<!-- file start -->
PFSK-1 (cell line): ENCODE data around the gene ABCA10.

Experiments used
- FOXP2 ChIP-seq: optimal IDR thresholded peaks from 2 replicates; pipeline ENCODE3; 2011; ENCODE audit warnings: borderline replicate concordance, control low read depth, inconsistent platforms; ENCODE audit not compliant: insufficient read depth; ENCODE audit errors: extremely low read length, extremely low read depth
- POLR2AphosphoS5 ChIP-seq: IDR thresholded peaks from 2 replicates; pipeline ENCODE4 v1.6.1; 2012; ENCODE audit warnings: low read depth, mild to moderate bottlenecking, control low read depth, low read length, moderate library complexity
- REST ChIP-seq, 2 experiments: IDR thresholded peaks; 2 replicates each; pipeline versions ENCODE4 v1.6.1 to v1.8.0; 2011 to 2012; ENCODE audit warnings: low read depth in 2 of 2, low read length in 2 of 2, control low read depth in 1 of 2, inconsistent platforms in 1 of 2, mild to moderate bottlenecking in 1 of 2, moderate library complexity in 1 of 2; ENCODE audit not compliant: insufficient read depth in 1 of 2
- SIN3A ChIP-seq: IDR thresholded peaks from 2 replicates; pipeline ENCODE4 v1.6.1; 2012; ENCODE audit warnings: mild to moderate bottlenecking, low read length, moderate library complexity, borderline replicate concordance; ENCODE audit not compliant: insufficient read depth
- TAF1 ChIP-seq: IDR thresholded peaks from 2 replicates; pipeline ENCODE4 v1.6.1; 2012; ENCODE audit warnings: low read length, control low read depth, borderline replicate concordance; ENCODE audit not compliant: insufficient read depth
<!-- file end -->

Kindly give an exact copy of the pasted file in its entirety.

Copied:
PFSK-1 (cell line): ENCODE data around the gene ABCA10.

Experiments used
- FOXP2 ChIP-seq: optimal IDR thresholded peaks from 2 replicates; pipeline ENCODE3; 2011; ENCODE audit warnings: borderline replicate concordance, control low read depth, inconsistent platforms; ENCODE audit not compliant: insufficient read depth; ENCODE audit errors: extremely low read length, extremely low read depth
- POLR2AphosphoS5 ChIP-seq: IDR thresholded peaks from 2 replicates; pipeline ENCODE4 v1.6.1; 2012; ENCODE audit warnings: low read depth, mild to moderate bottlenecking, control low read depth, low read length, moderate library complexity
- REST ChIP-seq, 2 experiments: IDR thresholded peaks; 2 replicates each; pipeline versions ENCODE4 v1.6.1 to v1.8.0; 2011 to 2012; ENCODE audit warnings: low read depth in 2 of 2, low read length in 2 of 2, control low read depth in 1 of 2, inconsistent platforms in 1 of 2, mild to moderate bottlenecking in 1 of 2, moderate library complexity in 1 of 2; ENCODE audit not compliant: insufficient read depth in 1 of 2
- SIN3A ChIP-seq: IDR thresholded peaks from 2 replicates; pipeline ENCODE4 v1.6.1; 2012; ENCODE audit warnings: mild to moderate bottlenecking, low read length, moderate library complexity, borderline replicate concordance; ENCODE audit not compliant: insufficient read depth
- TAF1 ChIP-seq: IDR thresholded peaks from 2 replicates; pipeline ENCODE4 v1.6.1; 2012; ENCODE audit warnings: low read length, control low read depth, borderline replicate concordance; ENCODE audit not compliant: insufficient read depth